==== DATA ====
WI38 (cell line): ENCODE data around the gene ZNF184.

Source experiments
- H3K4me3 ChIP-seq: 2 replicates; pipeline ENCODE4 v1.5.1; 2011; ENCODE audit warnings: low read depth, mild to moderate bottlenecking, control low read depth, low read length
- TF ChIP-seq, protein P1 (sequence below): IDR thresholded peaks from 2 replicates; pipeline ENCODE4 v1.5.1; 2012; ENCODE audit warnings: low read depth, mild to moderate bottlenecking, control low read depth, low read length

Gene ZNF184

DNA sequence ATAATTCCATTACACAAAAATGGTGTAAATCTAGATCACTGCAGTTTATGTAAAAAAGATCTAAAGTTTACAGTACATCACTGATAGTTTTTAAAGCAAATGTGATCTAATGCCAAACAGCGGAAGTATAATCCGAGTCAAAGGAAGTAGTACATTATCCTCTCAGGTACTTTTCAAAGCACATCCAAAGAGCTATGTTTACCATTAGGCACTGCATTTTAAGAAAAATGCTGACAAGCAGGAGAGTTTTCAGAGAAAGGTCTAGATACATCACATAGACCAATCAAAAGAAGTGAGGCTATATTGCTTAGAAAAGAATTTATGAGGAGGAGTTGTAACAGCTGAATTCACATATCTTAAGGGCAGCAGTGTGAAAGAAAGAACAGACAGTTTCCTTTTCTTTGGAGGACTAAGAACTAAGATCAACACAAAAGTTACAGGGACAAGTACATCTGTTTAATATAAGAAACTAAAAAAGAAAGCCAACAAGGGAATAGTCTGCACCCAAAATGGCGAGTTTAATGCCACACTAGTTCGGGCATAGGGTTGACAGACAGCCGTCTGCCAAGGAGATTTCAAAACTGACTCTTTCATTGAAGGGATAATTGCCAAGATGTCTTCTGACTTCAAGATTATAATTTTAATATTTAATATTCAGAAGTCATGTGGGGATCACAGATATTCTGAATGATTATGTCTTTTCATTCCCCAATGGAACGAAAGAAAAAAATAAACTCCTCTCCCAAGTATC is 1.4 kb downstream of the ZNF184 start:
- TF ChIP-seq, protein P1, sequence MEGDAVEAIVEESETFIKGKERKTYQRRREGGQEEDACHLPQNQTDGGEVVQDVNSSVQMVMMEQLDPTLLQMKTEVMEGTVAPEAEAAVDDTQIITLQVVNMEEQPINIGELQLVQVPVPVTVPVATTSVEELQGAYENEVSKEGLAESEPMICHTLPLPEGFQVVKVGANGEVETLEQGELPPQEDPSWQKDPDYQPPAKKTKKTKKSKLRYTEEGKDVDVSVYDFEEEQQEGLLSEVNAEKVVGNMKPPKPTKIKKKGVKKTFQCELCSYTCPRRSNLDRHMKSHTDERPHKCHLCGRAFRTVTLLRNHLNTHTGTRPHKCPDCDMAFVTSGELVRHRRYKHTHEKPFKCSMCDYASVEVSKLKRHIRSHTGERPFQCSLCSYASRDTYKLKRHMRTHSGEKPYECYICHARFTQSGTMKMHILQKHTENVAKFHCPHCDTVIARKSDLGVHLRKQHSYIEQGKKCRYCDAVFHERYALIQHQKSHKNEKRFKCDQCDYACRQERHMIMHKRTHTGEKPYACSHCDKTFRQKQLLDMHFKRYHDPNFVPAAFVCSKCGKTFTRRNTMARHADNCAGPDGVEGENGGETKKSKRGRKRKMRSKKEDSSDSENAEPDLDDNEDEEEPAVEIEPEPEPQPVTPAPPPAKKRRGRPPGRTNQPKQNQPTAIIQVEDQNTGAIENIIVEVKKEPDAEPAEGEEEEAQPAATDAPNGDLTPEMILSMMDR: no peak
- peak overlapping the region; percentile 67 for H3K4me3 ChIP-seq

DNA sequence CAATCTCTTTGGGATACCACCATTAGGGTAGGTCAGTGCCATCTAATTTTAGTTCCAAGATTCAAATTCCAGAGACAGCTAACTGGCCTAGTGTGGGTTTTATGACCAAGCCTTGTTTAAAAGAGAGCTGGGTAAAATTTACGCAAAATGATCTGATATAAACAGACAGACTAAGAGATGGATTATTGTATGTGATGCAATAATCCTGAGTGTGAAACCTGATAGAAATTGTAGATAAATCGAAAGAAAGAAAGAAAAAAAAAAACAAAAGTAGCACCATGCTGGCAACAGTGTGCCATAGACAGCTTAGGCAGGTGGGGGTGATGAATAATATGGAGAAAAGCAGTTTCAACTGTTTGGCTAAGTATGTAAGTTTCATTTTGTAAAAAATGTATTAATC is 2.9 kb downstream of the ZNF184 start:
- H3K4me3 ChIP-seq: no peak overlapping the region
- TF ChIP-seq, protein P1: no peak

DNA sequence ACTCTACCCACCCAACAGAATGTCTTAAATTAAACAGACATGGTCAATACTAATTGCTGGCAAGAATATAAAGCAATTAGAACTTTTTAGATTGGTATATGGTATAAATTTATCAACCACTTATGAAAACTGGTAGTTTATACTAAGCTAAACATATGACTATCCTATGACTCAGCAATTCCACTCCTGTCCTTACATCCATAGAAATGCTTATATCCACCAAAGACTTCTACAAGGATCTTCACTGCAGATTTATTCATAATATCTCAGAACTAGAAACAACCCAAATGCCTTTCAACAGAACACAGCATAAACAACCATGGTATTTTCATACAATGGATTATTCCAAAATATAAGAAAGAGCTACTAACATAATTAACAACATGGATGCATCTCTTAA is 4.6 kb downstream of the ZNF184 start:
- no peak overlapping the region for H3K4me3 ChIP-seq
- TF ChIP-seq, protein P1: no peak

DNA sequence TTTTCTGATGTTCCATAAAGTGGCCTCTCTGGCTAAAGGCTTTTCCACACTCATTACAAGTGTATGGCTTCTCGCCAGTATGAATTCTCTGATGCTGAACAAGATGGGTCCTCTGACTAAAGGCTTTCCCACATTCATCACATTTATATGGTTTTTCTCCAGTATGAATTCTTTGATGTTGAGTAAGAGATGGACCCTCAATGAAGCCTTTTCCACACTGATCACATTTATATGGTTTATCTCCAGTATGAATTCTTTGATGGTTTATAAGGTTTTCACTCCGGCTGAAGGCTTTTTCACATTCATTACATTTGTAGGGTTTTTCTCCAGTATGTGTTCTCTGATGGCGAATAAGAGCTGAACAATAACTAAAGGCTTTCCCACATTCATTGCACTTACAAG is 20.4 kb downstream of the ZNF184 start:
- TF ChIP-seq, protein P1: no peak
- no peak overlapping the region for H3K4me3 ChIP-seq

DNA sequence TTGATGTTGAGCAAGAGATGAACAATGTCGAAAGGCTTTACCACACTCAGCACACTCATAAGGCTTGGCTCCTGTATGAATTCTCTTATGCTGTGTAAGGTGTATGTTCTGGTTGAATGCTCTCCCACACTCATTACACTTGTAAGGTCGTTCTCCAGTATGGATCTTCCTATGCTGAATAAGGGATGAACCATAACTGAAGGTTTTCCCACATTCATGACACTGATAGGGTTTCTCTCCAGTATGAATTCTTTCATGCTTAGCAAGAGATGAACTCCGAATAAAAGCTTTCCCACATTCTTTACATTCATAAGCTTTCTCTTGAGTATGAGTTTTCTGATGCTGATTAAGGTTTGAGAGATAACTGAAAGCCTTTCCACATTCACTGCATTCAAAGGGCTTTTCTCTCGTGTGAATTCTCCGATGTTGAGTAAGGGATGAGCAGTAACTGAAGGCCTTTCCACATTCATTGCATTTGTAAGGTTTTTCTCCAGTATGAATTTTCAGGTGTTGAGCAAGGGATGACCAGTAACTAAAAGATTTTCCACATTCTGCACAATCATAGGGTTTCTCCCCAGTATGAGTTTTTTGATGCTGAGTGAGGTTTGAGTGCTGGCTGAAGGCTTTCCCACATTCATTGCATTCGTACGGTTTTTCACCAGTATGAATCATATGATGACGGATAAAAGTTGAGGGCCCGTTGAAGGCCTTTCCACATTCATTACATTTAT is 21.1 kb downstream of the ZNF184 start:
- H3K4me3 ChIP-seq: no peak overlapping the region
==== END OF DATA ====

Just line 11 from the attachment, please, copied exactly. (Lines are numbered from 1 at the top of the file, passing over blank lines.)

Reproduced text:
- TF ChIP-seq, protein P1: no peak